Some scripts take other arguments, such as restart, reload, and status. Omitting an argument displays a usage message:

# service sshd
Usage: /etc/init.d/sshd {start|stop|restart|reload|force-reload|condrestart|try-restart|status}

If supported, you can use the status argument to view the status of a service:

# service sshd status
openssh-daemon (pid  12101) is running...         

For more information, see the service(8) manual page.

4.3.7 Configuring Services to Start at Different Run Levels

You can use the chkconfig command to define in which run levels a service should run, to list startup information for services, and to check the state of services. chkconfig changes the configuration of the symbolic links in the /etc/rcN.d directories.

Note

You cannot use chkconfig to change the current state of a service. To stop or start a service, use the service command.

To list the run-level configuration of all services that run their own daemon:

# chkconfig --list
NetworkManager 	0:off	1:off	2:on	 3:on	4:on	 5:on	6:off
abrt-ccpp      	0:off	1:off	2:off	3:on	4:off	5:on	6:off
abrt-oops      	0:off	1:off	2:off	3:on	4:off	5:on	6:off
abrtd          	0:off	1:off	2:off	3:on	4:off	5:on	6:off
acpid          	0:off	1:off	2:on	 3:on	4:on	 5:on	6:off
atd            	0:off	1:off	2:off	3:on	4:on	 5:on	6:off
...

The command lists each service, followed by its configured state for each run level. For example, the abrtd service is configured to run at run levels 3 and 5.

To view the configuration of a particular service, such as ntpd, specify its name as an argument:

# chkconfig --list ntpd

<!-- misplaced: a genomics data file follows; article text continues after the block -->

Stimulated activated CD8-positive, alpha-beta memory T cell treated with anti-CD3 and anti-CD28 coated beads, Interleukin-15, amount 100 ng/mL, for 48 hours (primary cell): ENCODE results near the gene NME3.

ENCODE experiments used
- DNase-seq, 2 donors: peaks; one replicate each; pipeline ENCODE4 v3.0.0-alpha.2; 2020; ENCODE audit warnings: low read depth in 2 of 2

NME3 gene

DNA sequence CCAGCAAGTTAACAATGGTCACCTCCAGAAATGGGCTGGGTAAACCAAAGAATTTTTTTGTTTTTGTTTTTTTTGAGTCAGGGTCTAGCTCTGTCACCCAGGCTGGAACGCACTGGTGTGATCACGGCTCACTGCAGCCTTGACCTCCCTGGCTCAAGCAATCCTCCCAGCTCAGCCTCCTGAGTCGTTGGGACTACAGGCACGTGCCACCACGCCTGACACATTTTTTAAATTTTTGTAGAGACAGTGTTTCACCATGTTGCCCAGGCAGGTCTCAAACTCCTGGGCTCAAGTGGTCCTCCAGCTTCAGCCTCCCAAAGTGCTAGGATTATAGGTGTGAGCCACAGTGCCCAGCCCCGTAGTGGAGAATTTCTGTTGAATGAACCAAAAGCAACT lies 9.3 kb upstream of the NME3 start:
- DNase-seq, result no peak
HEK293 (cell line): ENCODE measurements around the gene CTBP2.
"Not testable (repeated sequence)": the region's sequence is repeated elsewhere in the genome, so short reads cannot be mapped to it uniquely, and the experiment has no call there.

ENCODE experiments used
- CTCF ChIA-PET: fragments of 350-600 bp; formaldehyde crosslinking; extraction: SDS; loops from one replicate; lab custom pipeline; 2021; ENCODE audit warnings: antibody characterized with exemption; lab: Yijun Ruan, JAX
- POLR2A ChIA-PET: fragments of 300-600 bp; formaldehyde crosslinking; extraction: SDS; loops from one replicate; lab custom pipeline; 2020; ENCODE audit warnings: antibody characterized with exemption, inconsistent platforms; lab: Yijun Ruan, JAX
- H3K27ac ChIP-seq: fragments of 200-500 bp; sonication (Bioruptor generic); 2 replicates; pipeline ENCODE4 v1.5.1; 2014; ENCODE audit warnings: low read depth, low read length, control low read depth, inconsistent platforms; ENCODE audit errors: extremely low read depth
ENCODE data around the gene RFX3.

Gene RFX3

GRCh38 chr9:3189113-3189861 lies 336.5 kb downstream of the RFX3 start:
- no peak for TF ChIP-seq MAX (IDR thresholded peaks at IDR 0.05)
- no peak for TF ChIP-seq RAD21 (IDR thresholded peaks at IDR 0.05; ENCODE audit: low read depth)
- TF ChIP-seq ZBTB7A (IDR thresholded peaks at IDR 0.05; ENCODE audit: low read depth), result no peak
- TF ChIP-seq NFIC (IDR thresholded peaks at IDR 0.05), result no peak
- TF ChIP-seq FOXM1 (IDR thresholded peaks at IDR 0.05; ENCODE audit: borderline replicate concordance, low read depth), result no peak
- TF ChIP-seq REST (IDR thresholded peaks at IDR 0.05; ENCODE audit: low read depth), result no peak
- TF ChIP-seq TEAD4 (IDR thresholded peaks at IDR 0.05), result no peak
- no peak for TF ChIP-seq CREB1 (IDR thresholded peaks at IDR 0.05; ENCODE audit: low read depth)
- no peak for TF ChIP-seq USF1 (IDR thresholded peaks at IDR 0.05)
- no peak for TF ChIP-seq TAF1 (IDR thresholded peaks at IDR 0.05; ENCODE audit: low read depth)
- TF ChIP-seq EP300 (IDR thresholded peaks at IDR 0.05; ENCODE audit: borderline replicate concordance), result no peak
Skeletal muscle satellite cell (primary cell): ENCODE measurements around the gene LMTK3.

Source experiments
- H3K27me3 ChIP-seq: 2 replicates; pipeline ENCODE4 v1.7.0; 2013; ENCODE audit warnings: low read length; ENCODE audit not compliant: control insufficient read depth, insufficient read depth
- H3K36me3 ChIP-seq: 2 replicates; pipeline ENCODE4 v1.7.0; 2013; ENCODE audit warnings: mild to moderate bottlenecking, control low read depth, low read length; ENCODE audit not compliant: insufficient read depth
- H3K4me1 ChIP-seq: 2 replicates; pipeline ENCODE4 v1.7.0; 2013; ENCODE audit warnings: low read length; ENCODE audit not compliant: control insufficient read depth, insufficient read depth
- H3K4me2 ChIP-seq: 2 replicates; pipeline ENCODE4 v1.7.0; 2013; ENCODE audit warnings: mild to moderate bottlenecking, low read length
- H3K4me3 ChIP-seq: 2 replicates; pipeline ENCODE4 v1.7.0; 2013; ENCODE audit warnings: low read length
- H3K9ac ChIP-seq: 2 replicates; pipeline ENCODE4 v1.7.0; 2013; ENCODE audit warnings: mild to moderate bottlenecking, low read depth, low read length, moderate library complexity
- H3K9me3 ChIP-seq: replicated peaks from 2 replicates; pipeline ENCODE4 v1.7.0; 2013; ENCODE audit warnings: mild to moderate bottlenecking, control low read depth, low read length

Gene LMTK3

ntpd           	0:off	1:off	2:on	3:on	4:on	5:on	6:off

To enable a service to run at run levels 2,3, 4, or 5, use the on argument:

# chkconfig httpd on
# chkconfig --list httpd
httpd          	0:off	1:off	2:on	3:on	4:on	5:on	6:off

To enable the service for certain run levels only, specify the --level option followed by a concatenated list of the run levels, for example:

# chkconfig --level 35 httpd on
# chkconfig --list httpd
httpd          	0:off	1:off	2:off	3:on	4:off	5:on	6:off

Similarly, the off argument disables a service for run levels 2, 3, 4, and 5, or for the run levels specified by --level, for example:

# chkconfig sshd off
# chkconfig --list sshd
sshd           	0:off	1:off	2:off	3:off	4:off	5:off	6:off
# chkconfig sshd on
# chkconfig --list sshd
sshd           	0:off	1:off	2:on	3:on	4:on	5:on	6:off
# chkconfig --level 34 sshd off
# chkconfig --list sshd
sshd           	0:off	1:off	2:on	3:off	4:off	5:on	6:off

The chkconfig command changes the configuration of a service to run at a particular run level. It does not change the current state of a service as this example shows:

# runlevel
N 5
# chkconfig sshd off
# chkconfig --list sshd
sshd           	0:off	1:off	2:off	3:off	4:off	5:off	6:off
# service sshd status
openssh-daemon (pid  12101) is running...

The changed configuration of the sshd service takes effect only when you next change the system's run state, for example, by rebooting the system. You could, of course, use the service sshd stop command to stop the service.

For more information, see the chkconfig(8) manual page.